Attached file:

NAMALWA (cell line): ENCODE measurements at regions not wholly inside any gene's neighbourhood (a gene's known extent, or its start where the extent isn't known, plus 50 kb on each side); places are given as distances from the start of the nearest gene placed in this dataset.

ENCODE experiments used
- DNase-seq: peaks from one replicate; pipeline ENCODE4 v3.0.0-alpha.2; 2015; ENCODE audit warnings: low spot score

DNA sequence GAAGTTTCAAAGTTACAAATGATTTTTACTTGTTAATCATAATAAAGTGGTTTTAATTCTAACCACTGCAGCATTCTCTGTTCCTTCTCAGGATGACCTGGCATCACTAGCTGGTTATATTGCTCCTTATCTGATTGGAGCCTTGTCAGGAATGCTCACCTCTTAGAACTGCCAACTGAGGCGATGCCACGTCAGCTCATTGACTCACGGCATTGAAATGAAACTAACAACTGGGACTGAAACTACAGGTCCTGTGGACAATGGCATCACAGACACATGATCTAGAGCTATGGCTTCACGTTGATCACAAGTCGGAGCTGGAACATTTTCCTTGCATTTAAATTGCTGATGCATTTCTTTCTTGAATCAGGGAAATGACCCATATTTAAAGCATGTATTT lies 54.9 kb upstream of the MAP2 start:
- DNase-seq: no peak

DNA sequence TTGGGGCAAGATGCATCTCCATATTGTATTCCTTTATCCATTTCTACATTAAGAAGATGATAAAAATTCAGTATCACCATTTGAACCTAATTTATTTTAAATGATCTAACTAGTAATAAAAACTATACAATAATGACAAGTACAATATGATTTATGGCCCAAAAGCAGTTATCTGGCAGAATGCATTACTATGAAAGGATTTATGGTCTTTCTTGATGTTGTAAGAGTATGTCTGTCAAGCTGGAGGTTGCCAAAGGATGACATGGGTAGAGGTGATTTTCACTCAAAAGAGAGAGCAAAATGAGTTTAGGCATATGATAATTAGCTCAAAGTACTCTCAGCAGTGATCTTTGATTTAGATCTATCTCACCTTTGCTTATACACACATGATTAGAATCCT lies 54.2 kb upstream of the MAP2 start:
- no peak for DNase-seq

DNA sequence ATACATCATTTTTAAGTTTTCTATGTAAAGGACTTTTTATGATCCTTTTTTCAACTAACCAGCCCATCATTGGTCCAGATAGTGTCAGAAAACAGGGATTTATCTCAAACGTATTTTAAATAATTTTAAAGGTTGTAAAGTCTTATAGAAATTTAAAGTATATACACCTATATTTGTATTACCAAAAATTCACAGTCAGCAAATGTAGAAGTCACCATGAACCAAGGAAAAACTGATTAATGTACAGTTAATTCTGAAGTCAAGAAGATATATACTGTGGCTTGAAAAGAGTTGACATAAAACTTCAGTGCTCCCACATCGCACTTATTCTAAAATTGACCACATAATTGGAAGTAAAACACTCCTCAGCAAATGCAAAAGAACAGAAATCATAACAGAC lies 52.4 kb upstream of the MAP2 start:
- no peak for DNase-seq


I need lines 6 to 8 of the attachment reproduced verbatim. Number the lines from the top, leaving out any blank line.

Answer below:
DNA sequence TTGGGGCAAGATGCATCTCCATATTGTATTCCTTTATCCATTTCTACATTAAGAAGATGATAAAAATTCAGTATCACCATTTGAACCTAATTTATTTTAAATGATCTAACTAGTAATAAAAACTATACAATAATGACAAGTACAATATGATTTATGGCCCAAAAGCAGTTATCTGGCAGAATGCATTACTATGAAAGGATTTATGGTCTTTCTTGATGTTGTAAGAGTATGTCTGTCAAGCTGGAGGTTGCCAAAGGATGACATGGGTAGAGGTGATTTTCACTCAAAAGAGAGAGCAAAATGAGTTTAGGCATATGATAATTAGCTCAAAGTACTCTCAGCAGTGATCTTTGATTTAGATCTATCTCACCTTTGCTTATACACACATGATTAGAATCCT lies 54.2 kb upstream of the MAP2 start:
- no peak for DNase-seq

DNA sequence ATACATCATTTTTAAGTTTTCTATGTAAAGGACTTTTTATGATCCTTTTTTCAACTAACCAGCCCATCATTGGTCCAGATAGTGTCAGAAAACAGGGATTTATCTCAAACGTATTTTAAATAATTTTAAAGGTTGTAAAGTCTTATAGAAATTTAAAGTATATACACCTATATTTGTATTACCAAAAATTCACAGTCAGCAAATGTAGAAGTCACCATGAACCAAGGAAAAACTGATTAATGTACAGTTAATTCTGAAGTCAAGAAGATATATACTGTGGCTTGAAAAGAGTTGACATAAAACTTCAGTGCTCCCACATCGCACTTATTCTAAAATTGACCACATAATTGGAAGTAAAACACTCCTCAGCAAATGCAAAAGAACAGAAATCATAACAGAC lies 52.4 kb upstream of the MAP2 start: